If you search for the name Pontiac on Wikipedia, the result shows you a now defunct car brand owned by American automaker General Motors, a city in the US state of Michigan and war leader of the Ottawa tribe during Pontiac’s War among others.
Let’s start chronologically to get a better understanding of who inspired whom for the subsequent naming ceremonies. We’ll take you across two centuries and the four Cs of Pontiac.
Pontiac was an American Indian and the leader of the Ottawa tribe in the Pontiac war fought in 1763 to 1766 between the Native Americans and British. Born in 1720 in the Ohio area, Pontiac rose to prominence when he along with 300 followers laid siege to British’s Detroit Fort. Prior to the siege, the British had gained control of the Ohio region and cut off supply of trade goods provided by the French to the Native Americans. Pontiac managed to unite all the tribes including the Shawnee, the Munsee, the Wyandot, the Seneca-Cayuga and the Lenape against the English. Although he was unsuccessful in the siege, his stature grew considerably. Some historical accounts go as far as describing him as “the most famous Indian of the 18th century”!
After the failure in the Pontiac War and his rise to an eminent status, Pontiac attracted the envy of other tribal leaders. Several historians claim that his power and imperialism was greater than any Indian leader before him. The other tribal leaders, jealous of his imperial ways, banished him from Ottawa. Tragically, he was killed by a fellow Indian in 1769. There are different accounts and rumors of his death as well. Some say he was stabbed in the back, while other records say he was clubbed on the head. Some say it was the British who got him killed.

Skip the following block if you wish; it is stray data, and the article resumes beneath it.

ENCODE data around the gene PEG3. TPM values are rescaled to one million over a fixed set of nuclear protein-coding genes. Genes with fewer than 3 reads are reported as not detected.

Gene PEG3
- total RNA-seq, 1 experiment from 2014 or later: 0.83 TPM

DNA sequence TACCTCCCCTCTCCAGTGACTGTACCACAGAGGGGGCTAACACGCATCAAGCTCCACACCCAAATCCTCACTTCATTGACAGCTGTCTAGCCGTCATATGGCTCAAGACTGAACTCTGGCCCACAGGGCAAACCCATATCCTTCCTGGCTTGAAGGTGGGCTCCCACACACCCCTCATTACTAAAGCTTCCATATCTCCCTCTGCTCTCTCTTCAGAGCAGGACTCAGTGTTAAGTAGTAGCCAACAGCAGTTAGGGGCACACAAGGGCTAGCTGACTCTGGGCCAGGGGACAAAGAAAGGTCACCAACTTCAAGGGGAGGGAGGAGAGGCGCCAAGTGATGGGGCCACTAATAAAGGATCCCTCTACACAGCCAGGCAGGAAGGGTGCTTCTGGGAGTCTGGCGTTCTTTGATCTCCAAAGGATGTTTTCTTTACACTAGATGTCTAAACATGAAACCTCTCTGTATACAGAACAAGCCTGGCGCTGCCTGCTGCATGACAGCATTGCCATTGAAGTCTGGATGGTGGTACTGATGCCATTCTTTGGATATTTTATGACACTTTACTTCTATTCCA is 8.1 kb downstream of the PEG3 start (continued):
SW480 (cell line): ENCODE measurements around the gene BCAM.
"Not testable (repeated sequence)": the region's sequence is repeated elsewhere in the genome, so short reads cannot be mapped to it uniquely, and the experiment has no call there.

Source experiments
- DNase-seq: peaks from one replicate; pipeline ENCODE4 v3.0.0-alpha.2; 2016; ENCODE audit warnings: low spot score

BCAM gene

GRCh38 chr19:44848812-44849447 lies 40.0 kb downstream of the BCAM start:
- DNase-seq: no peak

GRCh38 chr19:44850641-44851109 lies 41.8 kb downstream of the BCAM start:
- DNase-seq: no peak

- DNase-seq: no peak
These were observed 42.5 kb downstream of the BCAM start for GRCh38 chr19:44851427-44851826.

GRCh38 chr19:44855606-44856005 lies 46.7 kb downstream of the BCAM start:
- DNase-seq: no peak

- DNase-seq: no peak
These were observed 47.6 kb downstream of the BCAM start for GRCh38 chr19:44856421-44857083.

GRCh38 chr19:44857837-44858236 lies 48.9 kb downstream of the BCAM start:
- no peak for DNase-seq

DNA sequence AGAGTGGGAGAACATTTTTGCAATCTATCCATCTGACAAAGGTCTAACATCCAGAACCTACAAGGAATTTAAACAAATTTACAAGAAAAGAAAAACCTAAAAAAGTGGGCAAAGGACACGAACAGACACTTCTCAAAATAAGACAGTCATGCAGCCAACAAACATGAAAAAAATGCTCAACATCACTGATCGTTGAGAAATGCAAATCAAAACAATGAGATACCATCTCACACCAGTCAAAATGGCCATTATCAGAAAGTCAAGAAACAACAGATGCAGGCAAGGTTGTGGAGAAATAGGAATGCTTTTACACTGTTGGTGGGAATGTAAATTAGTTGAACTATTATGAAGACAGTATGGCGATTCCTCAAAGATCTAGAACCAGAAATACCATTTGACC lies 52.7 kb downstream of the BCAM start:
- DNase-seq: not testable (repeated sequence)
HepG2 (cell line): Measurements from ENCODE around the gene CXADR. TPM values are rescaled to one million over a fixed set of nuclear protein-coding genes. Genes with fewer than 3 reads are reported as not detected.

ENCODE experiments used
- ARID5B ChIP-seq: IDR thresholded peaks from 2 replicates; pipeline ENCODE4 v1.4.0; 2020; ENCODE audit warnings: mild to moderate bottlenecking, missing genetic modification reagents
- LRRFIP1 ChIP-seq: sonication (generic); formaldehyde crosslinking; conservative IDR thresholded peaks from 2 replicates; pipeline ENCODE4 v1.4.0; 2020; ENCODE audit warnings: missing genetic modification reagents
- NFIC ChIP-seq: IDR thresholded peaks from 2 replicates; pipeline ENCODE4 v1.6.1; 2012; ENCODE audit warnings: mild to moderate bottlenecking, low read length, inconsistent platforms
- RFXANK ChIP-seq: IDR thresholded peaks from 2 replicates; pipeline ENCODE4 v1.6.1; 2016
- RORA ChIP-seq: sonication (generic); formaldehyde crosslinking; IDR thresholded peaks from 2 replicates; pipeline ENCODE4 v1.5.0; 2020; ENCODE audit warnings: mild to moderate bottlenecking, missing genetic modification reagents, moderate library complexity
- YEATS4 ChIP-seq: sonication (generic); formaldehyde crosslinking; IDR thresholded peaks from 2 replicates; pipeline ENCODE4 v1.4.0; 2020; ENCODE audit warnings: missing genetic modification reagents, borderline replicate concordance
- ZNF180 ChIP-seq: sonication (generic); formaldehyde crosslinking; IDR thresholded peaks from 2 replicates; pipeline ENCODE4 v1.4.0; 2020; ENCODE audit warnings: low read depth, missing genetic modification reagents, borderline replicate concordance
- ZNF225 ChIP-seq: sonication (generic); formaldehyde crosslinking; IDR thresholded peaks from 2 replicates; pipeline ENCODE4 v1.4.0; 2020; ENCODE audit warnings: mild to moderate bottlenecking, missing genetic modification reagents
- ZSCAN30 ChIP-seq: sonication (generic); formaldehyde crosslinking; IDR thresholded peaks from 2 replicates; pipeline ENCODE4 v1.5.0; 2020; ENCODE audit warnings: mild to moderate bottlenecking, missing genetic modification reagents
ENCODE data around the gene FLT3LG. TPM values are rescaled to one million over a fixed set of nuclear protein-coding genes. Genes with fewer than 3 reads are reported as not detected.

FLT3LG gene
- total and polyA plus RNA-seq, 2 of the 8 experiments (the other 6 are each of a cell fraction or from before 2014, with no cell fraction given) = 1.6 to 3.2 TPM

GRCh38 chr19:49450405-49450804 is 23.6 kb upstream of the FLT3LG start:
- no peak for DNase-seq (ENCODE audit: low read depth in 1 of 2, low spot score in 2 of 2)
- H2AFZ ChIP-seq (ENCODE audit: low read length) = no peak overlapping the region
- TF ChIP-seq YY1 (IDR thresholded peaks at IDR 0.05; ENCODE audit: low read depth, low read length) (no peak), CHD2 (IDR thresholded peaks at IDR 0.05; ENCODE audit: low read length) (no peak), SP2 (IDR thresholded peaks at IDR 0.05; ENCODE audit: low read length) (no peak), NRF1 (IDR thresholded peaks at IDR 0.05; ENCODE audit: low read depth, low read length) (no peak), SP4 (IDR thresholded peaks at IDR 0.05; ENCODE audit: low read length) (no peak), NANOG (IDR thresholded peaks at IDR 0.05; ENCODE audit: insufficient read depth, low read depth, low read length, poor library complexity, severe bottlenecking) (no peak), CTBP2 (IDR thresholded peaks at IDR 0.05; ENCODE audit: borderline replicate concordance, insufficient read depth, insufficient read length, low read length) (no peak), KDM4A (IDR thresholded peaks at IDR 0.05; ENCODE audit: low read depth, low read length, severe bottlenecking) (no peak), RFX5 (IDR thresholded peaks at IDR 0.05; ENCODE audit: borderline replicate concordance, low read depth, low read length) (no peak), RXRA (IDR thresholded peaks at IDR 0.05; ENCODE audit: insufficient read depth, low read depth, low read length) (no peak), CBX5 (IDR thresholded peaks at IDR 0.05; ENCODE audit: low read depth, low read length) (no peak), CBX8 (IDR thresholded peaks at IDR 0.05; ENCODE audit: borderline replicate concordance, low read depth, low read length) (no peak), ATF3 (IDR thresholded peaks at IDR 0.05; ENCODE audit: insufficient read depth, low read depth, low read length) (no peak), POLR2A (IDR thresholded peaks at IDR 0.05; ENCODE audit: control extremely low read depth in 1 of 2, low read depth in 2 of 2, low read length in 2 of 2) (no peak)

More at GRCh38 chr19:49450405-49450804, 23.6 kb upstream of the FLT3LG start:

Some 50 years after his death in 1818, the city of Pontiac, near Detroit, in Michigan saw its first settlement as a small town. It was named in his memory, by now recognized as a hero by the Indians.
Fast forward another 70 years in 1893, the name Pontiac was used for the first time for a company – the Pontiac Buggy Co. Founded by Edward Murphy, the company produced horse-drawn carriages in the city of Pontiac. The name of the company was later changed to Pontiac Spring & Wagon Works Co. After the turn of the century, a gentleman named Alanson Brush approached Brush with a design for a small two-cylinder car, which was rejected by Cadillac. Keeping up with changing times, Murphy decided to jump wagon and shift focus to manufacturing automobiles. Thus, Pontiac was changed to Oakland Motor Car Co. in 1906.
Sadly for Murphy, he did not live long to witness the success of his car company. He passed away in 1908. However, before his untimely death, he met William Durant, the co-founder of General Motors. Soon after Oakland Motor Co. was taken over by General Motors in 1909 and rebranded as Pontiac! The brand was highly successful in the 1920s and 30s. It lived for 101 years before being phased out in 2010.